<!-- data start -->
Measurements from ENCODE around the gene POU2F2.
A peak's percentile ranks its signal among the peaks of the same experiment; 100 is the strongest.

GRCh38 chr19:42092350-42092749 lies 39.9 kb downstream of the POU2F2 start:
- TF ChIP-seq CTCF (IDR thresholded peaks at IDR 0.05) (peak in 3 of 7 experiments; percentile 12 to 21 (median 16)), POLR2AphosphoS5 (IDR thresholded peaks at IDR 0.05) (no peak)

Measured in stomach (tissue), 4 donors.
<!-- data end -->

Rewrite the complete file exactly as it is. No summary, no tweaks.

Measurements from ENCODE around the gene POU2F2.
A peak's percentile ranks its signal among the peaks of the same experiment; 100 is the strongest.

GRCh38 chr19:42092350-42092749 lies 39.9 kb downstream of the POU2F2 start:
- TF ChIP-seq CTCF (IDR thresholded peaks at IDR 0.05) (peak in 3 of 7 experiments; percentile 12 to 21 (median 16)), POLR2AphosphoS5 (IDR thresholded peaks at IDR 0.05) (no peak)

Measured in stomach (tissue), 4 donors.